Sadly, I didn’t get to all the exhibits as I was keen on joining a tour set up by Andy and
Nick for a number of bloggers (more on that below). I missed the botanical artists displayed in the Linnaeus Study room entirely! However, I have listed all the artists with links to their websites at the bottom of this post as they all made incredible contributions to the weekend event.

Oh…and I also got to hear about some delicious carrot cake on my bike ride home. Another thing I missed out on…the delightful refreshments being served on the newly finished west patio of The Holmes.

It wouldn’t happen were it not for the volunteers

As with any event of this magnitude, there is a whole lot of work that happens behind the scenes. With the Garden’s small staff, it is thanks to the many volunteers that it all comes together, and they are the first to admit it.

“It’s all those people out there that are welcoming people as they enter, giving tours, serving cake and refreshments and helping direct people around the garden that make this work,” said Nick Wray, the Garden’s Curator. “Without these volunteers, we simply couldn’t host important events like this.”

A personal tour for local bloggers

As part of the Garden’s plan to increase its digital presence and reach out to wider audiences, Andy and Nick hosted a tour of the garden for a number of local bloggers during the event.  Helen and I, both bloggers for the Garden, tagged along too!

We started in the meeting room with delicious cakes and a cuppa, while Nick gave everyone a briefing on the history of the garden, its core collections and more generally the role of botanic gardens. After lots of healthy discussion about the Botanic Garden and the role of social media in marketing, we all followed Andy into the garden where he briefed us on each of the main displays.

Fused and slumped glass artwork
Adele Christensen’s ‘Blomsters’: Fused and slumped glass
with mild steel support.

Despite having been to the garden many times before and having had lots of discussions with Andy and Nick…I still learned a great deal, and found new inspiration for blog ideas…so stay tuned!

Hopefully some of the other bloggers will have found some inspiration from the tour also – the Botanic Garden is, after all, a place for education and research, stewardship and conservation, but it is also a place of great beauty.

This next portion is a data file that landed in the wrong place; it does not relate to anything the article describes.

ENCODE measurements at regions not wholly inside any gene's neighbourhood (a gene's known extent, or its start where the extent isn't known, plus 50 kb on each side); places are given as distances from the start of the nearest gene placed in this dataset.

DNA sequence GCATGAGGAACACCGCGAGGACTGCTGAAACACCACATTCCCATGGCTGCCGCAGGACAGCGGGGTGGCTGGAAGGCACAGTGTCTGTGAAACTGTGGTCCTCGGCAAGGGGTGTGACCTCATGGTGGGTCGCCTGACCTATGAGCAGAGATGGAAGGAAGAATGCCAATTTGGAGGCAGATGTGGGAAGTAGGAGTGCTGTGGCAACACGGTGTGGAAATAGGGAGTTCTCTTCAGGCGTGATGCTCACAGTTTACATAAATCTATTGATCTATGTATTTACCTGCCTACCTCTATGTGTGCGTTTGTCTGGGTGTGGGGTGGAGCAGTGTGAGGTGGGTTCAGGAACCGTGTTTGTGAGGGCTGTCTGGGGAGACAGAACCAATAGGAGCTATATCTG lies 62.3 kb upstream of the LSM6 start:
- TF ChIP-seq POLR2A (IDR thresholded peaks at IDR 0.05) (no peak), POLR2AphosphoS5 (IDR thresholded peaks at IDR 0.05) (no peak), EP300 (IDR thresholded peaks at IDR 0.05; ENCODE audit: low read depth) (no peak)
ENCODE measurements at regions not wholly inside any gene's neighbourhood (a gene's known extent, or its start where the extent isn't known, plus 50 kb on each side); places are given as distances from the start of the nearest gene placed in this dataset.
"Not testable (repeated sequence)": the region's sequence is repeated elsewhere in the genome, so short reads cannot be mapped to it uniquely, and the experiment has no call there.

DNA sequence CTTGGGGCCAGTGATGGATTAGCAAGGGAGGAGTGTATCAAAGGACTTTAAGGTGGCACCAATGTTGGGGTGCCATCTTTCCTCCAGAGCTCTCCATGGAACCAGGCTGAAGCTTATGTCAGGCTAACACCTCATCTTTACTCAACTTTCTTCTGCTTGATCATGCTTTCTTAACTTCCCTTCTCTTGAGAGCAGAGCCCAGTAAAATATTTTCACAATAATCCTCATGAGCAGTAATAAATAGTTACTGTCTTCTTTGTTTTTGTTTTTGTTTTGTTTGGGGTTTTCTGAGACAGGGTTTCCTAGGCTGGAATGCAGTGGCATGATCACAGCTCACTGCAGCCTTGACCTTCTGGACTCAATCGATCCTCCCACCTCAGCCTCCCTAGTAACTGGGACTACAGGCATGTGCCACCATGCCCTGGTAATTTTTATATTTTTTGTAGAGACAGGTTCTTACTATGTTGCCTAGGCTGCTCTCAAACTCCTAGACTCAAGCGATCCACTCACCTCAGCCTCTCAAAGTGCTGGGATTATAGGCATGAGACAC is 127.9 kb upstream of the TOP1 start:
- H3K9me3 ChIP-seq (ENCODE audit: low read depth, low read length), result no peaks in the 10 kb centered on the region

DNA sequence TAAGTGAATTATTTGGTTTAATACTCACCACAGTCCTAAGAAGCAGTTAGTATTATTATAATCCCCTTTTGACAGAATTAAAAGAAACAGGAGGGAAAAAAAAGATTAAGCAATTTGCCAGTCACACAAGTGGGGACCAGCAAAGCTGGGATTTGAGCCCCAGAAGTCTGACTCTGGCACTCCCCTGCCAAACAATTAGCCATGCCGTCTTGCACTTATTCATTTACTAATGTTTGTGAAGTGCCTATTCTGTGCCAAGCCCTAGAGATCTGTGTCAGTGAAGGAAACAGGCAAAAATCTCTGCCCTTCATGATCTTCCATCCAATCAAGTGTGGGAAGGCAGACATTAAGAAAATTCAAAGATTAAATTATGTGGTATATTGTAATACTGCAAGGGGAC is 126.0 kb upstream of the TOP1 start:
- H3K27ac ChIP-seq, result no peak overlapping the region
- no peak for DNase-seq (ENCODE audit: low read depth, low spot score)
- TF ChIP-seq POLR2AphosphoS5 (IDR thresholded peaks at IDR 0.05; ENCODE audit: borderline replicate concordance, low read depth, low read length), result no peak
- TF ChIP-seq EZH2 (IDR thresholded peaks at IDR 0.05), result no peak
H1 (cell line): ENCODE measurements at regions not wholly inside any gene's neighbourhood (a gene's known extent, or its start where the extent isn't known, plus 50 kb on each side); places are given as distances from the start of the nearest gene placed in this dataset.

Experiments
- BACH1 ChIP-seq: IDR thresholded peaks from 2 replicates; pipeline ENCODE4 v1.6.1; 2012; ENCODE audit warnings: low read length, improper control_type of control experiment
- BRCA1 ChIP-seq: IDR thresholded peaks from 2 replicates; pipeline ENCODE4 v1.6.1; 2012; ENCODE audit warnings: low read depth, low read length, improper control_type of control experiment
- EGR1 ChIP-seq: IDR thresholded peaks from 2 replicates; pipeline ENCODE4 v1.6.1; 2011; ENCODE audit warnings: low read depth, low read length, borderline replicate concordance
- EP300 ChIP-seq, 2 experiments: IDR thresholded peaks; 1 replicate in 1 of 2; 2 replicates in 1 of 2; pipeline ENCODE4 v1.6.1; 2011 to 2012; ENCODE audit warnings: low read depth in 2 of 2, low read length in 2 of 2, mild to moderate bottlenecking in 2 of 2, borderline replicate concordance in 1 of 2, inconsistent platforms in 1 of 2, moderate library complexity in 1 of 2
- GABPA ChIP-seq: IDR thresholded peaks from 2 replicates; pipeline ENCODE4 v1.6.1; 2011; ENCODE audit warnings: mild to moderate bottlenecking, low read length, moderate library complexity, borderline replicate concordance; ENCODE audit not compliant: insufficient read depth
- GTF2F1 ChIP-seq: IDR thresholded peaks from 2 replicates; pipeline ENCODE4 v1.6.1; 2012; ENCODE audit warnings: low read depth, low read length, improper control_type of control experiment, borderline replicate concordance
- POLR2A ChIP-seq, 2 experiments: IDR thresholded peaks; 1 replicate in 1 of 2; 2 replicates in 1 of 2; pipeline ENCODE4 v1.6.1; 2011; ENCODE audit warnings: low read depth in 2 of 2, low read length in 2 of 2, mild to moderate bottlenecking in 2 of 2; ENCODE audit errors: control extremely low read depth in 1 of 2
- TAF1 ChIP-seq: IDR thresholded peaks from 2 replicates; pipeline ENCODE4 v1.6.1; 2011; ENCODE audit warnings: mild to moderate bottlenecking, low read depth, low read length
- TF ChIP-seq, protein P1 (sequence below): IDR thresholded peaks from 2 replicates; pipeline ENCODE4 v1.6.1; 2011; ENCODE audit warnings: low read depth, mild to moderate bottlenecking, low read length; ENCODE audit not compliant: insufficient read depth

Artists on display were:

Susan Bracher (Email: susanbartle (at)
Pamela Clogstoun
Anne Girling
Nick Hasell (Email: woodbarnfarm (at)
Emma Jean Kemp (
Florence Maggs
Betty Marten
Connie Ridge
Cynthia Skinner
Dorcas Sohn
Jac Solomons (aka J Zulka)
Sheila Southgate
Julian P. Warren (
Frankie Wild

Refab Arts (

Weaving Ethel: How the Botanic Garden is bringing moas back to life

Last week I met Ethel. I’m not sure what image that name conjures up for you – perhaps it is the gutsy singer Ethel Merman or the eccentric EastEnders character Ethel Skinner. For me, I immediately think of Lucille Ball’s sidekick character Ethel Mertz in the old American sitcom I Love Lucy. It seems that Ethel is one of those names that summons a big personality, and the Botanic Garden’s Ethel is no exception. Of course, this might be due in part to her impressive stature at nearly 8 feet in height.

Ethel is a new willow sculpture currently under construction at the Botanic Garden. She is the first of two moa birds that will be on display among the native New Zealand plants in the garden. Despite her towering height, Ethel is going to be the smaller of the two birds, with the other giant expected to stand closer to 12 feet tall. The sculpture was named by her creator, Sally Meadows, who has been working two days a week on the ambitious project since February.

“Ethel had to be a female,” explains Sally, “because the female moas were much bigger than the males. It’s one of the biggest size differences known among bird species.”

Ethel is the first of two moa bird willow sculptures to
be displayed at the Botanic Garden later this year.

The plight of the moa

Moas are an extinct group of flightless birds that were endemic to New Zealand until they were driven to extinction. There were nine species all together, and the largest of the species, Dinornis robustus and Dinornis novaezelandiae, could reach heights of 12 ft and are estimated to have weighed around 500 lb.

Artist renditions of the birds look very similar to an emu, with feathers that have evolved to look more like fur, broad feet and sturdy legs built for running, and a long neck for browsing foliage. While originally it was thought that moas stood with very upright necks, much like emus and ostriches, a more complete analysis of their bone structure suggests that it was more likely that they held their heads in a more forward position.